Thus for many participants, being socially responsible was delivering job security for themselves and their staff, keeping down costs and paying their creditors, rather than consideration of issues some distance downstream. In comparison to the extensive discussions around costs and economic infrastructure, the references to the regulatory influences upon SME business operations were limited:

…We have voluntary codes. We don’t have legislation. So when I say voluntary codes I’m talking about guidelines produced by the OECD, the London Bullion Market Association, LBMA (Agate).

One or two referred to the legal process of hallmarking and others mentioned escalating Health & Safety legislation. While there was some recognition that health and safety had improved in production, for some SMEs adherence to it was sporadic and therefore seen as a personal choice rather than an enforced regulatory policy, opening up the potential for workplace harms:

I wear gloves when I’m doing it, the oxidising. I try to remember to do it, but I have to admit… I’m a bit you know a bit sloppy, so I do forget sometimes (Garnet).

Despite the quantity of both European Union and International regulations around the sourcing, importing and exporting of stones and metals, there was nominal dialogue around sourcing of materials in relation to the pre-production and production stages of the jewellery supply chain. Although widely recognised as a global voluntary certification scheme, the EU membership of the Kimberley Process was perceived and referred to by SMEs as more of a legislative influence. However, despite checks and guarantees around the sources of materials being sought by SMEs, they mainly selected their suppliers based on trust, given the challenges of fully guaranteeing the origin of the materials sourced:

My diamond dealer… I trust him that he doesn’t sell conflict diamonds… All he does, on the bottom of the invoice each month, is put ‘we do not sell conflict diamonds’… So how do I know where them diamonds have come from? You can’t! And gold, how do you know they’re telling the truth? You see, the service has the facility to mark something but how can they prove it, I don’t know (Platinum).

Some participants suggested that traceability, as currently regulated within the industry, is a ‘red herring’. Buyer confidence can be misplaced and chain of custody cannot be wholly guaranteed by regulating forces, despite appearances of integrity. Many firms in the study seemed to accept the challenges to ensuring responsible practice from mine to market, but it is not universal. Even so, attitudes towards responsible sourcing were extremely mixed. In some cases, SMEs stated they were not aware of such issues or that they were aware but felt that these policies were so far removed from their business that it did not warrant much consideration:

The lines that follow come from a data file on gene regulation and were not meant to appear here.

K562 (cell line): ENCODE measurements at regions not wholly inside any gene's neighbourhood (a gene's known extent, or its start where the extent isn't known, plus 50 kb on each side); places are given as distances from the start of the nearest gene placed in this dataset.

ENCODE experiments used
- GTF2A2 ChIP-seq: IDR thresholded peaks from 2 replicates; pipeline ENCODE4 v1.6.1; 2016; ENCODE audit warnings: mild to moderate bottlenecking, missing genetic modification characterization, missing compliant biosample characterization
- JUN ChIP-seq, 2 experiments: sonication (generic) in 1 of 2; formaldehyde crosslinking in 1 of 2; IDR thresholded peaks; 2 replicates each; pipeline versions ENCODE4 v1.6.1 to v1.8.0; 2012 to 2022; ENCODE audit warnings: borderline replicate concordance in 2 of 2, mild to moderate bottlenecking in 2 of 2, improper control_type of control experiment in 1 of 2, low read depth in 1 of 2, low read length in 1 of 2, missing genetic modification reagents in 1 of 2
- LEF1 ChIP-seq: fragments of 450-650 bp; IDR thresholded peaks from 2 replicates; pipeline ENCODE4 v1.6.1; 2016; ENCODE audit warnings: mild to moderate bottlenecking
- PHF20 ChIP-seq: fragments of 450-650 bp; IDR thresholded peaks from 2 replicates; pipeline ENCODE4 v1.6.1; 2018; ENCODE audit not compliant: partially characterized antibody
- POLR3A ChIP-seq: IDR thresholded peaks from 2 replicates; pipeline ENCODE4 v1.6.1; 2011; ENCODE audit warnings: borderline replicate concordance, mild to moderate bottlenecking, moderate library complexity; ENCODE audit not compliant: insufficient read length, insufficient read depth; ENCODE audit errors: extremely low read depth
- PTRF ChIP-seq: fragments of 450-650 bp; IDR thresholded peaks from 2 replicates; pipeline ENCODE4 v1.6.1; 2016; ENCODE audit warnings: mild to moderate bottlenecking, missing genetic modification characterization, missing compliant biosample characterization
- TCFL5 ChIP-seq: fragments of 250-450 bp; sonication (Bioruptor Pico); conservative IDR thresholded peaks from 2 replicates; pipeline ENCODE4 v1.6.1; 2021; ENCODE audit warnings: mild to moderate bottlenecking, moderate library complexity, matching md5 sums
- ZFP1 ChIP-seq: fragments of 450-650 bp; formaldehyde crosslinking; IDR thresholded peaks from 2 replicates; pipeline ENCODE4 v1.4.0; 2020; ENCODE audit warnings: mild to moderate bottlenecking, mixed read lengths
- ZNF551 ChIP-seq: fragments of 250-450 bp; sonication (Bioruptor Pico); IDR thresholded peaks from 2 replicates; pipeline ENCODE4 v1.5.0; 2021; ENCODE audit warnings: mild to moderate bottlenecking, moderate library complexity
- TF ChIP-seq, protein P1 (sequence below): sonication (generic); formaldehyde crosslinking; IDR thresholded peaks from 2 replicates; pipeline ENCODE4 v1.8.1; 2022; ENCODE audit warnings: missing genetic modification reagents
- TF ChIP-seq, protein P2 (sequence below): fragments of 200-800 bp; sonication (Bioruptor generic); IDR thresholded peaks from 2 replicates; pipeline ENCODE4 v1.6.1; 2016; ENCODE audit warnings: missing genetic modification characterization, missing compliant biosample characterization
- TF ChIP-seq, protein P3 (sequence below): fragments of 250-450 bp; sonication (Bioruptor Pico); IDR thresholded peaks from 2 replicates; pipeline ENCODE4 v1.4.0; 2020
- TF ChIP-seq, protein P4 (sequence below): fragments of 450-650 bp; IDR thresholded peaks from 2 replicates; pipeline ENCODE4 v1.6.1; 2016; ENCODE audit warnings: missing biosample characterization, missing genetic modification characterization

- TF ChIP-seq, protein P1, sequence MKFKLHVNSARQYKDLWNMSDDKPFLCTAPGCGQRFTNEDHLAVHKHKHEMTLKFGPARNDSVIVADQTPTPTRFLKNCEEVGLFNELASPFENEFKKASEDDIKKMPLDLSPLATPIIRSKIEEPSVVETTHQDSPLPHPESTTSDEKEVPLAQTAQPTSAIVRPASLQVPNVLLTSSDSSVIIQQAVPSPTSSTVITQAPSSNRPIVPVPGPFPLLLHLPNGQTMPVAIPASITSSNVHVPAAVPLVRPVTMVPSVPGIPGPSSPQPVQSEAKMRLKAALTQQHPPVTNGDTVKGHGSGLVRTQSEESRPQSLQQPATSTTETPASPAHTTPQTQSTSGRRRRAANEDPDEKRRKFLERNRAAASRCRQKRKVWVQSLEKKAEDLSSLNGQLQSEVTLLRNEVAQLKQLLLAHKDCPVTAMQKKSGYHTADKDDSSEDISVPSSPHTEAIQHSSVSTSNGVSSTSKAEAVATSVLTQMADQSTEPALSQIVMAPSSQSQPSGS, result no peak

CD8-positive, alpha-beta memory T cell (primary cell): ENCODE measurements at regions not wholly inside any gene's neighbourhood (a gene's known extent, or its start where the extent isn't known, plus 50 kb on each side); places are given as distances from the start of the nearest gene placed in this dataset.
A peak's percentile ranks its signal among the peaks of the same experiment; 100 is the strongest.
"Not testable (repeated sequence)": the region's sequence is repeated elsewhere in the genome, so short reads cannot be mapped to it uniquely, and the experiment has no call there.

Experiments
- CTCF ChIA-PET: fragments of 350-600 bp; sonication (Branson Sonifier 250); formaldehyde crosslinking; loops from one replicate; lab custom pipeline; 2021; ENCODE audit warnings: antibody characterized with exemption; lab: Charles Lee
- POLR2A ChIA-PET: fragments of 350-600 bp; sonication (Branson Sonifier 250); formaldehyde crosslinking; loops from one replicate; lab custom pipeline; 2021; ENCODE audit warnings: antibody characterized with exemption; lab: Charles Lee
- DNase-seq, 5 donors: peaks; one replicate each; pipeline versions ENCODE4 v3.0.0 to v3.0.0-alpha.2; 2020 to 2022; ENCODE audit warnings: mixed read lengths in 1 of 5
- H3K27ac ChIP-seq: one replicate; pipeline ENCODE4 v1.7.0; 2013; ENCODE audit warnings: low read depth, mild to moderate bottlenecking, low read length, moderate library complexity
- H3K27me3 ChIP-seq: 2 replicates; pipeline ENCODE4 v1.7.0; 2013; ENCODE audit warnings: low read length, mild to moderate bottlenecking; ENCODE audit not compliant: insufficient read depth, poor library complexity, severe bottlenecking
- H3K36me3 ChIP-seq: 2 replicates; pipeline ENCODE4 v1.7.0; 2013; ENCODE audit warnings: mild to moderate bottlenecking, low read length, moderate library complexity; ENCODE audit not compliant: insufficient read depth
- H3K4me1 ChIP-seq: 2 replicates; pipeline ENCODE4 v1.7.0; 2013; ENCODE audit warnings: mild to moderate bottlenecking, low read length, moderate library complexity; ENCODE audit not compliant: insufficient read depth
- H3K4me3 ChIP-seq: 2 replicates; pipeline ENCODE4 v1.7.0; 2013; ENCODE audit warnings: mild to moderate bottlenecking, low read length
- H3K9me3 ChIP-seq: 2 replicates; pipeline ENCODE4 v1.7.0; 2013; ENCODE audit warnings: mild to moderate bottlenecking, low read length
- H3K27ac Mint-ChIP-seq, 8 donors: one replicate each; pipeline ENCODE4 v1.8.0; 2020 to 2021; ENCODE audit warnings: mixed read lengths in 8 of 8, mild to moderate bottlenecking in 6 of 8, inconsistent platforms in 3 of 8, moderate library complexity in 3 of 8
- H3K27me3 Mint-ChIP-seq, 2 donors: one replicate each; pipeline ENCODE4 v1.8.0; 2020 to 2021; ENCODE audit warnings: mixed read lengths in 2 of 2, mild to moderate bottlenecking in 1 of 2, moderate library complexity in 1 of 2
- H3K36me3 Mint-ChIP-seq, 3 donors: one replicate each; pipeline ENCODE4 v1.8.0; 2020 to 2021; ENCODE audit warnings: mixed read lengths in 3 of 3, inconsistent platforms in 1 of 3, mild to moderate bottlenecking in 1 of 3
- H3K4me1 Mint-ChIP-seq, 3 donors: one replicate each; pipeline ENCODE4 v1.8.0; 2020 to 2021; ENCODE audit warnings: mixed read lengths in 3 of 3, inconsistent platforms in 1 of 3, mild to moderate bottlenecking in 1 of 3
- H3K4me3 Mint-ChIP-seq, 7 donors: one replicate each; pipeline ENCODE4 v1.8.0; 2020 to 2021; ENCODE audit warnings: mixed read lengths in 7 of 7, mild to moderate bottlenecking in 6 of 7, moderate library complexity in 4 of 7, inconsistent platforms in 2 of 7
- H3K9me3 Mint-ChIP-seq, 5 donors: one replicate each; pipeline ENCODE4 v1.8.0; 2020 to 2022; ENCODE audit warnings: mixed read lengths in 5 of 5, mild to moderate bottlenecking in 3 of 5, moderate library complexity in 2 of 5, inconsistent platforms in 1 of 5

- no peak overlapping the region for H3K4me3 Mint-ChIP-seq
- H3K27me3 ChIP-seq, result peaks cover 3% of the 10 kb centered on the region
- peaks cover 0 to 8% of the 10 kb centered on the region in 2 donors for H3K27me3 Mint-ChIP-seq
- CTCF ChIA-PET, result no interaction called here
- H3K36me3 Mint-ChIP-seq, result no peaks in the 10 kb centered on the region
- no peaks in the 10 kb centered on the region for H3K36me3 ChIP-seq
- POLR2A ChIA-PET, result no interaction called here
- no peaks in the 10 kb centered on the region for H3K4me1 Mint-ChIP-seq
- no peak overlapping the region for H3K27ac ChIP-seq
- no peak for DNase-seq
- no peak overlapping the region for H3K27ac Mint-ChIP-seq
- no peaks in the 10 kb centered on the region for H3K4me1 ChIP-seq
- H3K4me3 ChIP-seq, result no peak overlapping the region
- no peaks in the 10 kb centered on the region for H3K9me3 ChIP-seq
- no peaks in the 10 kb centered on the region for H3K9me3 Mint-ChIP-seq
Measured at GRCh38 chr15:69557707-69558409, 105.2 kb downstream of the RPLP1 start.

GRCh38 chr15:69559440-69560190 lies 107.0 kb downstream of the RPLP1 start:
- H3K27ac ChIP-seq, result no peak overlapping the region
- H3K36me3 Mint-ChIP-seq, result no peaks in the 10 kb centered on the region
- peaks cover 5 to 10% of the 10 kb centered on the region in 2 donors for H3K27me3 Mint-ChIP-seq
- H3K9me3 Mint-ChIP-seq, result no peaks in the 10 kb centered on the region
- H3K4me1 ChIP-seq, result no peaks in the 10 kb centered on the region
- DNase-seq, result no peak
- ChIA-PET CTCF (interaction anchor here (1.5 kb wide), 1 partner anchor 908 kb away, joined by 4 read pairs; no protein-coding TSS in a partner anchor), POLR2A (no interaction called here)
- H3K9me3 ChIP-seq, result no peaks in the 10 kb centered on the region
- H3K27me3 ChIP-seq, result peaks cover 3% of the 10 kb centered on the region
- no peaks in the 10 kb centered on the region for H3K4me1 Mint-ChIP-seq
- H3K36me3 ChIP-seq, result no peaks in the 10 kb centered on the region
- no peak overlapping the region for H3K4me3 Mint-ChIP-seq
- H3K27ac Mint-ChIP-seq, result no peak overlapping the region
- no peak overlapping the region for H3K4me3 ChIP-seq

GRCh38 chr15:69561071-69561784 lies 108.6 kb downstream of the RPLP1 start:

We have tended to live in a bit of a bubble and we’re not necessarily that aware of those kinds of issues. I mean, we see it played out in all sorts of other businesses and on the news and all of that, but it’s never really occurred to me that it’s something that I should be addressing, generally speaking… It’s not around us. Nobody’s that bothered (Ruby).

For other SMEs, socially responsible sourcing was considered beneficial to the business, but in order for it to make a meaningful impact they think it needs to be adopted by all businesses rather than a select few (Conzelmann 2012; Pedersen and Gwozdz 2014), and be easier to implement:

It [ethics] would be something I’d follow, probably rather not lead in… As it mainstreams then it will get more affordable. I think more people will do it. It’s just not very easy yet and I think it needs to be easy before people really jump on board with it (Diamond).

A few SMEs expressed a more proactive approach to adopting responsible sourcing. However, it was generally felt that such initiatives were driven by industry rather than the consumer and one could expect limited uptake while consumers remained ambivalent: